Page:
Hardening AWS Environments and Automating Incident Response for AWS Compromises Andrew Krug & Alex McCormack @andrewkrug @amccormack Incident Response procedures differ in the cloud versus when performed in traditional, on-premise, environments. The cloud offers the ability to respond to an incident by programmatically collecting evidence and quarantining instances but with this programmatic ability comes the risk of a compromised API key. The risk of a compromised key can be mitigated but proper configuration and monitoring must be in place. The talk discusses the paradigm of Incident Response in the cloud and introduces tools to automate the collection of forensic evidence of a compromised host. It highlights the need to properly configure an AWS environment and provides a tool to aid the configuration process. Andrew Krug is a Senior Software Engineer at a large cyber security company. Krug has been Consultant, Network Architect, Systems Administrator, Operations Manager, Technical Trainer, and Software Engineer. Currently Krug works to develop gamified security education through security simulation scenarios and rich interactive content. Alex McCormack is a Principal Software Developer at a large cyber security company. Alex assists in the design and implementation of Capture the Flag competitions and training events. Alex has designed CTF challenges since 2013 and given training since 2012. Prior to developing CTFs, Alex worked in Incident Response and Malware Analysis.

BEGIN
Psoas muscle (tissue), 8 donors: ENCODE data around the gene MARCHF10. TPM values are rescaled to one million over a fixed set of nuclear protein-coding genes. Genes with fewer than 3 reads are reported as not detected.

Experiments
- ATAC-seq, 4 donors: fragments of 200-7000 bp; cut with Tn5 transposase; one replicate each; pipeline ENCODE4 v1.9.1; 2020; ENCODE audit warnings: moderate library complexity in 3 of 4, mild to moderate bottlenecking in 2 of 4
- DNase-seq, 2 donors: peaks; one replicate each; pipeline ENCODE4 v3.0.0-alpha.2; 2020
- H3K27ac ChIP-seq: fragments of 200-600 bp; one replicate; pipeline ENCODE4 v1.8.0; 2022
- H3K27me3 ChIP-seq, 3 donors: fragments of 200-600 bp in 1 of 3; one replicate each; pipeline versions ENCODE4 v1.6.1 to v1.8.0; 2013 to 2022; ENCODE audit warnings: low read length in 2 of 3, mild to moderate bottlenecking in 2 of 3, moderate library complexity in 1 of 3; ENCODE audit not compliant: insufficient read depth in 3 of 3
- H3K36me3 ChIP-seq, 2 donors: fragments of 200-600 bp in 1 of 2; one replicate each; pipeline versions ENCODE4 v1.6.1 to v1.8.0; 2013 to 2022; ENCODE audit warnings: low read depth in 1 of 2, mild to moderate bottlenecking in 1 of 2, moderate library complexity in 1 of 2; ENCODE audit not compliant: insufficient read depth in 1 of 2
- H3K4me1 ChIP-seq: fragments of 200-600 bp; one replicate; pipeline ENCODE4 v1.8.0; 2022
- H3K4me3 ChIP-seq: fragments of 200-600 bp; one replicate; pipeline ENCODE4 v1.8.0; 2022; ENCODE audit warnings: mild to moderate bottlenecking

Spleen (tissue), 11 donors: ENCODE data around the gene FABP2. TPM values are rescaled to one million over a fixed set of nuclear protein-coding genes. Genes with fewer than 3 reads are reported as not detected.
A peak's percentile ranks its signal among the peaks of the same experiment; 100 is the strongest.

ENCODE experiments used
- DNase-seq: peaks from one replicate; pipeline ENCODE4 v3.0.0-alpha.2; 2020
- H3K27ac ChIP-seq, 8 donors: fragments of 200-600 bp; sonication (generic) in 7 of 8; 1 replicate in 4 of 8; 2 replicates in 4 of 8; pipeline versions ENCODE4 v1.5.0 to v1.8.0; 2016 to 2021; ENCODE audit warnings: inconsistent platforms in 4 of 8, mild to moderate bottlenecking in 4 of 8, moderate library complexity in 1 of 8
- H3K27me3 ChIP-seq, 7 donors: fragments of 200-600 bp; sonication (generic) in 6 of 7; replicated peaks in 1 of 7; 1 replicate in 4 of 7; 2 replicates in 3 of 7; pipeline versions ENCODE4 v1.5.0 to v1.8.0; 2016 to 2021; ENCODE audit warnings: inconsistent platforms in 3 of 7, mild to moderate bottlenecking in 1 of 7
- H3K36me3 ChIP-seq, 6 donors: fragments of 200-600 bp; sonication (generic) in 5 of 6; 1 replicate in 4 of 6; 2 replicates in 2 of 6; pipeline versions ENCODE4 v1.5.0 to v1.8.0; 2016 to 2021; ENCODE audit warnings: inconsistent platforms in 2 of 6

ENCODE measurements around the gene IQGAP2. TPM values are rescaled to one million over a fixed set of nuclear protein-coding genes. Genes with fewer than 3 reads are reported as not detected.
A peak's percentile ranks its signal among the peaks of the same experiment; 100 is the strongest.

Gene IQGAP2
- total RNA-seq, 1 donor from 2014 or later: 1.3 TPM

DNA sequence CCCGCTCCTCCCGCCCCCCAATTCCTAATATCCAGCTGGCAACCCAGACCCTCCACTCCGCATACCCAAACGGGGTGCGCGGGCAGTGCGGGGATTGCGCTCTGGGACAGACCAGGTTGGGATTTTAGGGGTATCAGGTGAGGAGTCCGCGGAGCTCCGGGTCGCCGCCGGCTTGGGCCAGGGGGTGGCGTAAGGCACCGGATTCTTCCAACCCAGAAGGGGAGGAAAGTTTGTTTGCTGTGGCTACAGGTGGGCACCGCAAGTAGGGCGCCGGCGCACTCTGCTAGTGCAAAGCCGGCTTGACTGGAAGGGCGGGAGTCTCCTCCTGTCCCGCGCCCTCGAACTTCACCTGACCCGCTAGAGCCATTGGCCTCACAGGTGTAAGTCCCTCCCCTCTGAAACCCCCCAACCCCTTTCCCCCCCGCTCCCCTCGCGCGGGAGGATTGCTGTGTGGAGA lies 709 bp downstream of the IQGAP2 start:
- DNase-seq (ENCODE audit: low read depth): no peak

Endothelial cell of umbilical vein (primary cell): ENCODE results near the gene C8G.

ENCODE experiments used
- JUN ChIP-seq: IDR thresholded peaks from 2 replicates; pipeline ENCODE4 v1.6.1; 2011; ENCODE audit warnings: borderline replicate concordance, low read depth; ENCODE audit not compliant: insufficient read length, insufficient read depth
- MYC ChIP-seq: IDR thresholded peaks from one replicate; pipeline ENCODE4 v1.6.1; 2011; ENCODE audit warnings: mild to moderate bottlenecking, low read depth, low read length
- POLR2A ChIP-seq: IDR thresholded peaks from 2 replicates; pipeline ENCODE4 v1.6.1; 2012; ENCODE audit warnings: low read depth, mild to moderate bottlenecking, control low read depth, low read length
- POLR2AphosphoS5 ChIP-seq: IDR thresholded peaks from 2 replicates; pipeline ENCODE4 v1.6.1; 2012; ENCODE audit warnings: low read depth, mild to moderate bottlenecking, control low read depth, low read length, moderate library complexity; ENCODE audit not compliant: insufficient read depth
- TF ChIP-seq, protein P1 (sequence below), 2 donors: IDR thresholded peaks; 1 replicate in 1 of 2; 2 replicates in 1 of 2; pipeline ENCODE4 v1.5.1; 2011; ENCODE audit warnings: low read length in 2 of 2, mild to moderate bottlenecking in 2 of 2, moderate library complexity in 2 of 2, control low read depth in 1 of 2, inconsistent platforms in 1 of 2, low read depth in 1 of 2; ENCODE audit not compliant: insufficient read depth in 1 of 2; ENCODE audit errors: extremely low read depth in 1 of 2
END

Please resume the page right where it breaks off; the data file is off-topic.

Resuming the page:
The Advanced Persistent Pentester (All Your Networks Are Belong 2 Us) – Beau Bullock, Derek Banks, Joff Thyer